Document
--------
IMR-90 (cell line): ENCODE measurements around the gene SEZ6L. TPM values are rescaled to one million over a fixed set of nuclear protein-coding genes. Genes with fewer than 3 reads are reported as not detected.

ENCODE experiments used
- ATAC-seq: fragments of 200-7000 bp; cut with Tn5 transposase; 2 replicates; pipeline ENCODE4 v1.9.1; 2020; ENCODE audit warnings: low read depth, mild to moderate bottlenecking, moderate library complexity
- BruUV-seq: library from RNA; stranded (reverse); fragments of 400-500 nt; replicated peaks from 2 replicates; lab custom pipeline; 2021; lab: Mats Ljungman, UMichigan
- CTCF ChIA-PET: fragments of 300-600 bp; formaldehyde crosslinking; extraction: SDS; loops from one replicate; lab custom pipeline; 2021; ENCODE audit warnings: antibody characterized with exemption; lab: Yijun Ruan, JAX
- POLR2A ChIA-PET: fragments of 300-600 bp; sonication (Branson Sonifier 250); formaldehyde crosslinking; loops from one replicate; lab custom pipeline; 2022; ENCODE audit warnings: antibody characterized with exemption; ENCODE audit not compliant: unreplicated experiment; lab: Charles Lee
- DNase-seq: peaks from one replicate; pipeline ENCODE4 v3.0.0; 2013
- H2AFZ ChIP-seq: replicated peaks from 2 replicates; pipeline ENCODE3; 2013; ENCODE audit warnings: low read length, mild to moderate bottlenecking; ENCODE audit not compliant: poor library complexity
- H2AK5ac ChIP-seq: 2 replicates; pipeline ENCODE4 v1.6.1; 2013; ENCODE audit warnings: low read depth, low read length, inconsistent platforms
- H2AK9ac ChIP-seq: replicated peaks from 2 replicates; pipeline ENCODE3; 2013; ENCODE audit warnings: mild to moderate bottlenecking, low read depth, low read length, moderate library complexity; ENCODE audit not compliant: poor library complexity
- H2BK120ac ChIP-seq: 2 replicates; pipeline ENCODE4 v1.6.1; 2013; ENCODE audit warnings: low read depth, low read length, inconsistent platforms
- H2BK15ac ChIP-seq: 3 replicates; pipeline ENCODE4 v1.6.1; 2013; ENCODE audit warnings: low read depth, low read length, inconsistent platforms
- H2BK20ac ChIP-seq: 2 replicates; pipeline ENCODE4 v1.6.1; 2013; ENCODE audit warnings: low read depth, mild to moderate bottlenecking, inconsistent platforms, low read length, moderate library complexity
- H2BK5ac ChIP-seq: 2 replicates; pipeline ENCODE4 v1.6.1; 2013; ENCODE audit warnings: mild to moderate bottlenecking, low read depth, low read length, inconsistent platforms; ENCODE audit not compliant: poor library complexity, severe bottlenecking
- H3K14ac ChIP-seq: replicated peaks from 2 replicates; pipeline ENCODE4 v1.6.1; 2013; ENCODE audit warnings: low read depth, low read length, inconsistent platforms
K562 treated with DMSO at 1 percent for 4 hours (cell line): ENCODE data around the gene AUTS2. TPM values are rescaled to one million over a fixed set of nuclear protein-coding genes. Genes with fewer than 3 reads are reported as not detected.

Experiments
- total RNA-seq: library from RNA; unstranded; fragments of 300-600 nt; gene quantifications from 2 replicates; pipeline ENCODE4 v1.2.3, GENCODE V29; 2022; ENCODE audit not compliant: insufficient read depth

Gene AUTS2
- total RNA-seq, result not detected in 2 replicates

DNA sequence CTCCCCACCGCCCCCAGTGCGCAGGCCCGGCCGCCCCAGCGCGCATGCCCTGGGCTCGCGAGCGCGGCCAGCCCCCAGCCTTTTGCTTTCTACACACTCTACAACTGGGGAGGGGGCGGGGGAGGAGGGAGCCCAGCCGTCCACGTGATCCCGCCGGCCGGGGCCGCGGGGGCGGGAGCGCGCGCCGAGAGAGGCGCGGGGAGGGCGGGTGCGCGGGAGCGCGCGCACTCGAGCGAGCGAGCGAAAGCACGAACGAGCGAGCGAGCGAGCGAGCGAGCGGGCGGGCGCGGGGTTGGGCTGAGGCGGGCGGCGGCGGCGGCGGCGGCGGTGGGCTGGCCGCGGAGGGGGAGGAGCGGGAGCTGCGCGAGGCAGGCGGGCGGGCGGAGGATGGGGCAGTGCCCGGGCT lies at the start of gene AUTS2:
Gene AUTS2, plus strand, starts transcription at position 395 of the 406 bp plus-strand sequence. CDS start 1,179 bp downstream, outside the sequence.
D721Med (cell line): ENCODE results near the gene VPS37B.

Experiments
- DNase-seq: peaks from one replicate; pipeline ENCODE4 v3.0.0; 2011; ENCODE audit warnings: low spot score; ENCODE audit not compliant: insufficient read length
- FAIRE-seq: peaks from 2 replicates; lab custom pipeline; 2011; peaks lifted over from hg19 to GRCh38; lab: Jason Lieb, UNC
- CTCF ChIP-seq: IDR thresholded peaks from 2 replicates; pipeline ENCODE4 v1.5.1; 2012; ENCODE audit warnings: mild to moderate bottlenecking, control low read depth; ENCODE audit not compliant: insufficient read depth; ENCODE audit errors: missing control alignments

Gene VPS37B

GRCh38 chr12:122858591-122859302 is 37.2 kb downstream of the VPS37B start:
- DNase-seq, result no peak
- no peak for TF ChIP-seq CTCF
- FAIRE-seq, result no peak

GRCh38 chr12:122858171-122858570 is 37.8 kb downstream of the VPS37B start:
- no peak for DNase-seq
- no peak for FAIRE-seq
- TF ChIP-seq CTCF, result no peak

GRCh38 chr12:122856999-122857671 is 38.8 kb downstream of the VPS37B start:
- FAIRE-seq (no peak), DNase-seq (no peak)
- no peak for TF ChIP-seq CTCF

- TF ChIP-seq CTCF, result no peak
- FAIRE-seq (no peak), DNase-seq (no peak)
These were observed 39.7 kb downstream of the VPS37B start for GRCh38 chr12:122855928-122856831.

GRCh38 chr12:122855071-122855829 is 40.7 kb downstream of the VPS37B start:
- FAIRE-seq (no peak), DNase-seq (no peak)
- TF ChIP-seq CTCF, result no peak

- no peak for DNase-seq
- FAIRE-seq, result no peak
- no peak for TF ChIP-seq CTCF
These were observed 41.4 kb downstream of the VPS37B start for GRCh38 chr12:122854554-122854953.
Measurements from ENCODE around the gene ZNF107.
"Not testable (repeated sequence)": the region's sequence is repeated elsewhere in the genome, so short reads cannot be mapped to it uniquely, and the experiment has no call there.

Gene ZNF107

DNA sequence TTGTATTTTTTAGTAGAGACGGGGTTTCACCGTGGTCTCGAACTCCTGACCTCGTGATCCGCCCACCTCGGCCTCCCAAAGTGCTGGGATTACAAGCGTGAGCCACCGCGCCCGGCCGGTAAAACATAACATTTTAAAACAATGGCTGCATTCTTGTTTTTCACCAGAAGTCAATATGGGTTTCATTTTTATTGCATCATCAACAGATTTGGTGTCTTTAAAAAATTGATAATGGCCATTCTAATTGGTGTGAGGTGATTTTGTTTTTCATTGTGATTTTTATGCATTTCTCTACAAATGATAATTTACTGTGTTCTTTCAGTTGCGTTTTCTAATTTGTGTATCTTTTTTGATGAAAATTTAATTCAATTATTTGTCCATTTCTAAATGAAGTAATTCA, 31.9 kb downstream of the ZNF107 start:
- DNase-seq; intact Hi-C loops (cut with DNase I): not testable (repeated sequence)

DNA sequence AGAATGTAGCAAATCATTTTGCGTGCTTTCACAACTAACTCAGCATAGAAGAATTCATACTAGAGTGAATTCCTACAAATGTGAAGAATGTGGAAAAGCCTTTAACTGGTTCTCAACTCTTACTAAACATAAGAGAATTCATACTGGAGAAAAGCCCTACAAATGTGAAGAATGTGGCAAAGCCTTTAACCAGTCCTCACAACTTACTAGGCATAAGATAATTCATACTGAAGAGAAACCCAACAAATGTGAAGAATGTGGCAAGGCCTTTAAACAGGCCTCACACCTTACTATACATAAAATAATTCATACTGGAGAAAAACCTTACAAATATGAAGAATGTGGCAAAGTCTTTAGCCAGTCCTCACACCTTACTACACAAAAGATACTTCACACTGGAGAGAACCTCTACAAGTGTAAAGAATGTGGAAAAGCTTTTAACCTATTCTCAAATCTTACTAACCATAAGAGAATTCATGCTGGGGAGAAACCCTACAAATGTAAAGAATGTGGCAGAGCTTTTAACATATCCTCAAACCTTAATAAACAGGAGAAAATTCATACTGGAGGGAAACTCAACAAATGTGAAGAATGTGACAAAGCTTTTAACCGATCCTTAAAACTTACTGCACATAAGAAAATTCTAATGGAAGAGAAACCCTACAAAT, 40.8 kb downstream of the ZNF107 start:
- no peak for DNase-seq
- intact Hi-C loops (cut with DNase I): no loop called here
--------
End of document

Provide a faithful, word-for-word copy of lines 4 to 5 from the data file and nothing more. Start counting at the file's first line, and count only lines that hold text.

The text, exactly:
- BruUV-seq: library from RNA; stranded (reverse); fragments of 400-500 nt; replicated peaks from 2 replicates; lab custom pipeline; 2021; lab: Mats Ljungman, UMichigan
- CTCF ChIA-PET: fragments of 300-600 bp; formaldehyde crosslinking; extraction: SDS; loops from one replicate; lab custom pipeline; 2021; ENCODE audit warnings: antibody characterized with exemption; lab: Yijun Ruan, JAX